Home From War and Adjusting to a New Normal
This column was written on Veterans Day, November 11, 2023. Fifty-nine years ago, in 1964, I was a young Air Force officer stationed at Tan Son Nhut Air Base in Saigon, Vietnam. The day before this Veterans Day, a special Mass was held at St. Brigid Catholic Church in Johns Creek to honor veterans. A reception followed at Holy Redeemer Catholic elementary school. At the reception, a little girl handed me an adorable handmade card as she said, “Thank you for your service.” Inside a note read, “Thank you for protecting our schools, neighbors, and most of all, us!” The card is a keeper; the sentiment, much appreciated.
On Thursday, November 9, 2023, a Wall Street Journal (WSJ) article entitled “Your New Co-Worker Is a Total Drill Sergeant,” subtitled, “Companies hungry for new recruits line up to hire military veterans,” commanded my attention. Callum Borchers, the writer of the piece noted, “Veterans and companies that recruit from the armed forces say vets’ appeal is rooted in hard work, humility and attention to detail. Many a manager has complained to me that such qualities are hard to find in the age of quiet quitting and coffee badging.” The “coffee badging” trend is a way that workers use to get away from return to office mandates. A piece on forbes.com noted that employees show up at the office to have a cup of coffee, be seen, and “earn an imaginary badge for it, then go home to do their work.”
This writer serves as vice-chairman of the board of a financial services company headquartered in Atlanta. The CEO has been wrestling with how to get folks back into the office in our post-pandemic era where “what was” does not seem to be “what is” currently. While adjusting to new realities post-Covid is not the same as “coming back into the world” after a tour of duty in a war zone, there are parallels.
Out of college less than two years, and a Transportation Officer in the U.S. Air Force at Lincoln Air Force Base, Nebraska, in late November, 1963, I left for Vietnam. After some training in the Philippines on the realities of guerrilla warfare and the ever present threat of terrorism, what the Israelis are dealing with today, by the way, I was stationed at Saigon’s Tan Son Nhut Air Base, the gateway to South Vietnam at that time. The base shared runways with the civilian airport and was the headquarters for the Vietnamese Air Force and Military Assistance Command Vietnam. While not a pilot, I flew trips each month on C-123 aircraft to supervise deliveries to bases in the delta to the south and to the north, many of which were composed of dirt and clay air strips. Because we lived under the constant threat of bombings in town, attacks by the Viet Cong, and aircraft being shot at, I received hazardous duty pay.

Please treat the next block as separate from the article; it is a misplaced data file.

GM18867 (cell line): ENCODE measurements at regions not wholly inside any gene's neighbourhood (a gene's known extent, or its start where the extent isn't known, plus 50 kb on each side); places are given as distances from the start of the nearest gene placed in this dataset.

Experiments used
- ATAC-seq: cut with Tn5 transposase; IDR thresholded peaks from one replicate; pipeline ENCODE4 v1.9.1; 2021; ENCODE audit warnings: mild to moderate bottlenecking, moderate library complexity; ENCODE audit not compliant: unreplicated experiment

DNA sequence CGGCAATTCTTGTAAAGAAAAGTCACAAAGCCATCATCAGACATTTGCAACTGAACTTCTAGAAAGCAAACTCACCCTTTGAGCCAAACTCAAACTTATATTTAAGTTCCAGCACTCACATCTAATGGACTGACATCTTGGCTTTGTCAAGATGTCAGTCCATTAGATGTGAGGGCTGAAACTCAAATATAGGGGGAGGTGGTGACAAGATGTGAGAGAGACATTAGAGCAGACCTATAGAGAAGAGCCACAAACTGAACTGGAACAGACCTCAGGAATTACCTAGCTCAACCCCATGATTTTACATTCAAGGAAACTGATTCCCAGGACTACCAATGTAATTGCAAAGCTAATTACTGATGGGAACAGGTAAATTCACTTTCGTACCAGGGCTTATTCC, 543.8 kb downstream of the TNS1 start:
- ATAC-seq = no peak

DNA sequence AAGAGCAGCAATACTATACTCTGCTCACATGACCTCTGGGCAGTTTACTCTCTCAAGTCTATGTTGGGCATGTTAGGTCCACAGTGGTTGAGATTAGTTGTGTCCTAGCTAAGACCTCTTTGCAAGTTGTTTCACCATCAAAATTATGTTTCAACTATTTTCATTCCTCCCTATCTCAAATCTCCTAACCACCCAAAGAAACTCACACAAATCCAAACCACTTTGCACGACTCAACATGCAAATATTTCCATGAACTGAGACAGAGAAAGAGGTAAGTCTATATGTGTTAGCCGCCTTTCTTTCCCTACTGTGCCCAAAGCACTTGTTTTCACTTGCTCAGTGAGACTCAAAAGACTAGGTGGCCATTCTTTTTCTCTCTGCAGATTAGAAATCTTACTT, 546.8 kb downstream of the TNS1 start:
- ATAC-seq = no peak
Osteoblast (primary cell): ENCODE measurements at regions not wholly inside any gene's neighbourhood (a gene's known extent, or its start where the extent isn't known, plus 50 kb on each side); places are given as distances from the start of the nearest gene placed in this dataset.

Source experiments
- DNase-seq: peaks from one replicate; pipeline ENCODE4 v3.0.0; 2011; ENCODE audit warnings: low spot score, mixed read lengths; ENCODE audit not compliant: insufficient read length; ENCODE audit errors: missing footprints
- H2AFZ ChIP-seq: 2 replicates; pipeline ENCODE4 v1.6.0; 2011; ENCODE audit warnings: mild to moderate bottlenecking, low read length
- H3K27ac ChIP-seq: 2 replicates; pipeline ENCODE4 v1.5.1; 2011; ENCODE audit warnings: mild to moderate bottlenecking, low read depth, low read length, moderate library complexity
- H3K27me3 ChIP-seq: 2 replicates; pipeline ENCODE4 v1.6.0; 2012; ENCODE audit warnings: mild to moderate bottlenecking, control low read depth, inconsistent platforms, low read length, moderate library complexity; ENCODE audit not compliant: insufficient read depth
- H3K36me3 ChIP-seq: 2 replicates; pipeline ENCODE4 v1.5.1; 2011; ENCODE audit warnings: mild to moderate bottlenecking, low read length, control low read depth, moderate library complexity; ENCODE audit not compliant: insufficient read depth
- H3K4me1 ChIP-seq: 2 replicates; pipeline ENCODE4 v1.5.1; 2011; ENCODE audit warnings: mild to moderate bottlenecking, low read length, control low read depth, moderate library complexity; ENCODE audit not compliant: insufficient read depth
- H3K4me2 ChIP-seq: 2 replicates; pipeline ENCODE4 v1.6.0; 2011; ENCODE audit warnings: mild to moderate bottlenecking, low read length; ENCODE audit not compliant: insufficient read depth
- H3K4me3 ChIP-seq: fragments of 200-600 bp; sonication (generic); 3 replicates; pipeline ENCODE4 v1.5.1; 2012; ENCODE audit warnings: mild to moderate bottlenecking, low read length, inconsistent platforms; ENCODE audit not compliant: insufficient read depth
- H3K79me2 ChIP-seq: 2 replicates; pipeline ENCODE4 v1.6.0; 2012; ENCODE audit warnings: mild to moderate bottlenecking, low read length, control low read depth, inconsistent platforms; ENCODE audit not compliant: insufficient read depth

In short, I learned quickly that the world was not one big cocktail party. I had to show up, do my job, and stay at the base for long hours if need be. I learned to make quick decisions, often under pressure, and perform as if lives depended on it, because they did. When given an order by a superior officer, the only answer was, “yes, sir.” When I gave an order, I expected the same response. Salute and be saluted. If I had told my superior officer that “I really don’t think I want to show up for the war today,” I’d have received a response totally unprintable in this newspaper. Between December, 1963, and December, 1964, I grew up. Fast. I did not see it then, but my military experience was a gift that was of incalculable value after I returned to civilian life.
When you’re in a war zone, all you think about is survival and getting home. While I won’t get into details, there were times in Vietnam when I seriously faced the reality that “I could die today.” There are some reading this that faced the threat of death from Covid, and/or who had loved ones or dear friends plauged by the disease. Some of you had loved ones on ventilators in hospitals. Those who recovered are just glad to be alive, appreciative of the gift of life. All of us that went through Covid have had to adjust to a new normal of some kind. While going back to the office or job site post-Covid is not the same as coming back from a war zone, there are similarities.
Adjusting to a “new normal” of any kind, post-war zone, or post-Covid, is new, yes, but it isn’t normal. It’s hard to go back to “what was.” But for many, going back to the office or other workplace is important. It’s where you learn teamwork. It’s where you grow and learn from others. It’s where you get noticed, important when promotions are considered.
Employers should look for ex-military recruits. Many are glad to be home. They are proud of their service, proud of our country, proud of their families, and proud to be a breadwinner in the greatest country in the world. Don’t believe we are the greatest country in the world? Spend some time in a war zone, or in a third world country.